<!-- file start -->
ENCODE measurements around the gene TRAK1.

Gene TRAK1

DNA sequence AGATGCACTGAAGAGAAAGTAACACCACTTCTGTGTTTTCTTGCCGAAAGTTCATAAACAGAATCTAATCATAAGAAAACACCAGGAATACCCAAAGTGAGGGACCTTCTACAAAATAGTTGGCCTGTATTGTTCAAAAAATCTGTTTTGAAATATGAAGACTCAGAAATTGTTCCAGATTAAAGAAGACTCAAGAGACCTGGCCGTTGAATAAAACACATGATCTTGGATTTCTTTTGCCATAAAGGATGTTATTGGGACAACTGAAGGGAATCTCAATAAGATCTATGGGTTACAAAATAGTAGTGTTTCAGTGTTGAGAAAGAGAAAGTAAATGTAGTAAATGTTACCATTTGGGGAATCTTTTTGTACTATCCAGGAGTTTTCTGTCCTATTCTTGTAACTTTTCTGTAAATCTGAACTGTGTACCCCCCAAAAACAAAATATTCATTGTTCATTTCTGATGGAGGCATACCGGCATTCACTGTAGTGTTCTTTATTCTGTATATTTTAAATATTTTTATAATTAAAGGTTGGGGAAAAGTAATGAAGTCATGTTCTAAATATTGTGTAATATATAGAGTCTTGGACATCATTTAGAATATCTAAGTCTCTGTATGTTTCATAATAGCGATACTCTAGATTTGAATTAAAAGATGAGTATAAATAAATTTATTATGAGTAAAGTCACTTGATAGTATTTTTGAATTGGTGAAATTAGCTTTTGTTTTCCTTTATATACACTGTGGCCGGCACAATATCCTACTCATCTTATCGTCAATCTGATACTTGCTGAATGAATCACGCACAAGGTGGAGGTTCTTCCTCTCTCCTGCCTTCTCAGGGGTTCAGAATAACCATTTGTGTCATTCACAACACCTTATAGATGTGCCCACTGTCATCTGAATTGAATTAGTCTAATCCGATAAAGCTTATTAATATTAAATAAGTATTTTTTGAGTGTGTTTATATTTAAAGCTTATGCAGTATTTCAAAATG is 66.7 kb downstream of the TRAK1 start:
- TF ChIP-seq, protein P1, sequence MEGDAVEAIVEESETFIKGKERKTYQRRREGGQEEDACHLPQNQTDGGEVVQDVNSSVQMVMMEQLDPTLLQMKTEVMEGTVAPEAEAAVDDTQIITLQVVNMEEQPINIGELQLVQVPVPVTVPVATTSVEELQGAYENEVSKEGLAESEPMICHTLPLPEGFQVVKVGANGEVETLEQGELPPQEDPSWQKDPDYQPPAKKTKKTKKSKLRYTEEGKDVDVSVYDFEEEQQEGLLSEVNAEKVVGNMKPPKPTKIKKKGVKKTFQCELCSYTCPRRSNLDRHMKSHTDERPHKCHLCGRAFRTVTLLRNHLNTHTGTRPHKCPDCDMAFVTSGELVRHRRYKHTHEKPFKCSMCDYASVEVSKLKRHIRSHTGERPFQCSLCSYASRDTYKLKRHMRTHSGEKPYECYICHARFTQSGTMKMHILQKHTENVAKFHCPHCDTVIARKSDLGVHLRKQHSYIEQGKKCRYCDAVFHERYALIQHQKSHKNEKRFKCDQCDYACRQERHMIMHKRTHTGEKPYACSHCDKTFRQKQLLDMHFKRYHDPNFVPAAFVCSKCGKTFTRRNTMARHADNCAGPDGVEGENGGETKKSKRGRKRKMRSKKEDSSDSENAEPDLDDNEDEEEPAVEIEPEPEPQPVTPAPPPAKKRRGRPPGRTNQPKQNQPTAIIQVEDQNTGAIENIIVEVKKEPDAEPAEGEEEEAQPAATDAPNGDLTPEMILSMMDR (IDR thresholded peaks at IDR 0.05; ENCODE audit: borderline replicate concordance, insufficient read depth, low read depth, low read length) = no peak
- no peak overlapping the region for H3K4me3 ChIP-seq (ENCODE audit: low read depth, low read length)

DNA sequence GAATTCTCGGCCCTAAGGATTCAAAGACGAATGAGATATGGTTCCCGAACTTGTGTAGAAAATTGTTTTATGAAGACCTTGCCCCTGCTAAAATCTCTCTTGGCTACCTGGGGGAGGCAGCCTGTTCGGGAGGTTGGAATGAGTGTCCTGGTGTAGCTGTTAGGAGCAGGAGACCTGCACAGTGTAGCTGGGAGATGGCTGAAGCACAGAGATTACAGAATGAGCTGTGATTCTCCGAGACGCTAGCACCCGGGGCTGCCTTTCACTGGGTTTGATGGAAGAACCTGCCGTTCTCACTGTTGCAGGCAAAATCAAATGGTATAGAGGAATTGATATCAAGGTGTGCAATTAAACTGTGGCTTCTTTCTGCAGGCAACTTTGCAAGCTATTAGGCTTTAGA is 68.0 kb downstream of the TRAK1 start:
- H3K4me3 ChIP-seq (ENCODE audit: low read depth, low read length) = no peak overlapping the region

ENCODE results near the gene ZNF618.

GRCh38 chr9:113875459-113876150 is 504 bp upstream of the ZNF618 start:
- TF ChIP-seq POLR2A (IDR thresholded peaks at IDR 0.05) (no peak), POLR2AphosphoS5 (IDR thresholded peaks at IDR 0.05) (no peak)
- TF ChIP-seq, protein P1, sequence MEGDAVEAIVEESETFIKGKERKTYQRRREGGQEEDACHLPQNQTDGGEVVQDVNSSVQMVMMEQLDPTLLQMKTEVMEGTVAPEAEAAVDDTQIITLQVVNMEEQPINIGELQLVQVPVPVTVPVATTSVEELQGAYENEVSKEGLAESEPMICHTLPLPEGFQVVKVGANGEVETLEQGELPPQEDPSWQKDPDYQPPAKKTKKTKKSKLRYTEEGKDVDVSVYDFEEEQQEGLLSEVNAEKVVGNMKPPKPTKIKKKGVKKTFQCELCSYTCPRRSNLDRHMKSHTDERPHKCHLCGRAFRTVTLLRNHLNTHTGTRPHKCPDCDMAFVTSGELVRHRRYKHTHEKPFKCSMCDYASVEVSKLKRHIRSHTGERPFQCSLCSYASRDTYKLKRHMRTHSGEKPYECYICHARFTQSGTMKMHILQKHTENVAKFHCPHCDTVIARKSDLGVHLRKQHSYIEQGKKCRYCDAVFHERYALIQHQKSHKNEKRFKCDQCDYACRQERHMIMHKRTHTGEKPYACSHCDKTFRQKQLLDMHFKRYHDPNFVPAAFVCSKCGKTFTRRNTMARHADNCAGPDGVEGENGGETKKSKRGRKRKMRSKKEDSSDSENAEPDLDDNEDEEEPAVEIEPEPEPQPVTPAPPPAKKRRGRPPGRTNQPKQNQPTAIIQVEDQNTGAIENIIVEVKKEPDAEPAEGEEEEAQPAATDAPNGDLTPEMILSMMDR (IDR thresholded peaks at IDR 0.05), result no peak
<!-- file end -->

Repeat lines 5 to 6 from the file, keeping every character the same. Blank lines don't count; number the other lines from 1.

- no peak overlapping the region for H3K4me3 ChIP-seq (ENCODE audit: low read depth, low read length)

DNA sequence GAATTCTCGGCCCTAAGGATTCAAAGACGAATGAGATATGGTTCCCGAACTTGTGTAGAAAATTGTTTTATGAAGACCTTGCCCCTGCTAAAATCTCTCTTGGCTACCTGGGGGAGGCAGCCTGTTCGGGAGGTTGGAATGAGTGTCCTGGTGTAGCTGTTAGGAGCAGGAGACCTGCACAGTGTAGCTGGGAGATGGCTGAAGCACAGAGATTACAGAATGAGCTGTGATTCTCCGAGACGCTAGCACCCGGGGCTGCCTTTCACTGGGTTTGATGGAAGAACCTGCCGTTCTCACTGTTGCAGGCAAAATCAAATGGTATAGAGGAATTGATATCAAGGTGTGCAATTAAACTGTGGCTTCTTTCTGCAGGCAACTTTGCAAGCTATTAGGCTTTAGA is 68.0 kb downstream of the TRAK1 start: